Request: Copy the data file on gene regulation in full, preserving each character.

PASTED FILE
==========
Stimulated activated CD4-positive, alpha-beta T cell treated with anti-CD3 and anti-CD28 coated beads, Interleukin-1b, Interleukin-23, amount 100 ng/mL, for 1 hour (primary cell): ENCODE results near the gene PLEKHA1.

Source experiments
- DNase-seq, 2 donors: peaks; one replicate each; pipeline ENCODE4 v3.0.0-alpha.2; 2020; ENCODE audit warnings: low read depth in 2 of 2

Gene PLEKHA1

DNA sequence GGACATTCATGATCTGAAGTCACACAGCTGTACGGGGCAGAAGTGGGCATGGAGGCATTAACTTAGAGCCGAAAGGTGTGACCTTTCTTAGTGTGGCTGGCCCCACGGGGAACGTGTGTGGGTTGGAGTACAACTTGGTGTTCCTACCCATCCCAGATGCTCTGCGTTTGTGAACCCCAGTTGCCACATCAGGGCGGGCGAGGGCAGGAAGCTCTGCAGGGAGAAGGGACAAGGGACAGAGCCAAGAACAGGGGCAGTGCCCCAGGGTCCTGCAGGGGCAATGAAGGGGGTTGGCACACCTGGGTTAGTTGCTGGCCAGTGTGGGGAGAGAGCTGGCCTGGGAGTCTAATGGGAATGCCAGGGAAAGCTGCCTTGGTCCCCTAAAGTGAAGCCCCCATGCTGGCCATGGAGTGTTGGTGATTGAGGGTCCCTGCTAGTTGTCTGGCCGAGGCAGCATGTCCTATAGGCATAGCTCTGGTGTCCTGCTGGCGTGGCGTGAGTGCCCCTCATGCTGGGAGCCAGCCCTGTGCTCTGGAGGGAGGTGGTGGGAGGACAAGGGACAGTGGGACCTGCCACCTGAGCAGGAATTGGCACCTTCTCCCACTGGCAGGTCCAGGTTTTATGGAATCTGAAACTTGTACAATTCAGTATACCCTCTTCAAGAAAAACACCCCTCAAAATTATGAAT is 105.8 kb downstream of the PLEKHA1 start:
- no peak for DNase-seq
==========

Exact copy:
Stimulated activated CD4-positive, alpha-beta T cell treated with anti-CD3 and anti-CD28 coated beads, Interleukin-1b, Interleukin-23, amount 100 ng/mL, for 1 hour (primary cell): ENCODE results near the gene PLEKHA1.

Source experiments
- DNase-seq, 2 donors: peaks; one replicate each; pipeline ENCODE4 v3.0.0-alpha.2; 2020; ENCODE audit warnings: low read depth in 2 of 2

Gene PLEKHA1

DNA sequence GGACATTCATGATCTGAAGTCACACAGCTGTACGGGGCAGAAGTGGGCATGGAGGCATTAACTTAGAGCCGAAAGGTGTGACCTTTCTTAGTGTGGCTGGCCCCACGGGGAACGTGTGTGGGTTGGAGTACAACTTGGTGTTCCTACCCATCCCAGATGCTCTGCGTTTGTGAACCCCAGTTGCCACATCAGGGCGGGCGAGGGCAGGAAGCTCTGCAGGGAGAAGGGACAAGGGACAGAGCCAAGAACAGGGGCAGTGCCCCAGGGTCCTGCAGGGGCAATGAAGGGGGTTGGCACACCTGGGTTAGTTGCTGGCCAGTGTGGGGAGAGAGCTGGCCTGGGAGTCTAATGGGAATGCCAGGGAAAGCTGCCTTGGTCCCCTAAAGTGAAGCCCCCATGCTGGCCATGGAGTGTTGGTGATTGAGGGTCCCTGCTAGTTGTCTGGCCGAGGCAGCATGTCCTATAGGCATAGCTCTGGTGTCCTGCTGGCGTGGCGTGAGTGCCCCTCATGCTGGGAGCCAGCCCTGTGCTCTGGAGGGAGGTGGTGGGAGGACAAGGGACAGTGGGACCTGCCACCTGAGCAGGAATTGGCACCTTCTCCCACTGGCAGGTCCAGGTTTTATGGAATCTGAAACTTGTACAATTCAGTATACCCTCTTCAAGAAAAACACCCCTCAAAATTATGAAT is 105.8 kb downstream of the PLEKHA1 start:
- no peak for DNase-seq